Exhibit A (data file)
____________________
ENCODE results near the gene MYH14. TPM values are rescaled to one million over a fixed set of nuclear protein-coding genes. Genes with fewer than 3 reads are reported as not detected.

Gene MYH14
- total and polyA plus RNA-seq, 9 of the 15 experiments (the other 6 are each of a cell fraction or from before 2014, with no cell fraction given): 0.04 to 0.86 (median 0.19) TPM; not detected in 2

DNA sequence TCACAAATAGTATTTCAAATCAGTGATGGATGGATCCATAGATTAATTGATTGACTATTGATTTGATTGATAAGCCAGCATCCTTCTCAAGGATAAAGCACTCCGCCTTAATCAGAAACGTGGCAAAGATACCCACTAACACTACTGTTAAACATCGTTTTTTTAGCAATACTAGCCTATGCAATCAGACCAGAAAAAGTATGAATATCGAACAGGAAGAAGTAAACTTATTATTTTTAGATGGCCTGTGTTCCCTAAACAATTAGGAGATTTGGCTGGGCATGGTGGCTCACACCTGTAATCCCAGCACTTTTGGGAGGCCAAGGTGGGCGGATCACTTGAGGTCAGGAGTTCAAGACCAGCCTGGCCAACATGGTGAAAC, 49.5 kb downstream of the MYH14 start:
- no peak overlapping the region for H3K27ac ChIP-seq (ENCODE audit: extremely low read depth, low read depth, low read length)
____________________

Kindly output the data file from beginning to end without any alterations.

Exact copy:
ENCODE results near the gene MYH14. TPM values are rescaled to one million over a fixed set of nuclear protein-coding genes. Genes with fewer than 3 reads are reported as not detected.

Gene MYH14
- total and polyA plus RNA-seq, 9 of the 15 experiments (the other 6 are each of a cell fraction or from before 2014, with no cell fraction given): 0.04 to 0.86 (median 0.19) TPM; not detected in 2

DNA sequence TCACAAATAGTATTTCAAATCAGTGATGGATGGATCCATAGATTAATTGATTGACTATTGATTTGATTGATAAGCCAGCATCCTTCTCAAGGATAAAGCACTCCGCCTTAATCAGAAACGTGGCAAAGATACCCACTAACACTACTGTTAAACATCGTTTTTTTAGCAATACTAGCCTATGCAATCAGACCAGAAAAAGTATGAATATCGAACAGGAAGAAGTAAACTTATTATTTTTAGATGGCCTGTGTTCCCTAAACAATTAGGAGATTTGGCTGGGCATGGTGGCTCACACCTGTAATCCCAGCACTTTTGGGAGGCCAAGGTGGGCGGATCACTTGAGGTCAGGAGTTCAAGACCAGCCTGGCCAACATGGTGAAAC, 49.5 kb downstream of the MYH14 start:
- no peak overlapping the region for H3K27ac ChIP-seq (ENCODE audit: extremely low read depth, low read depth, low read length)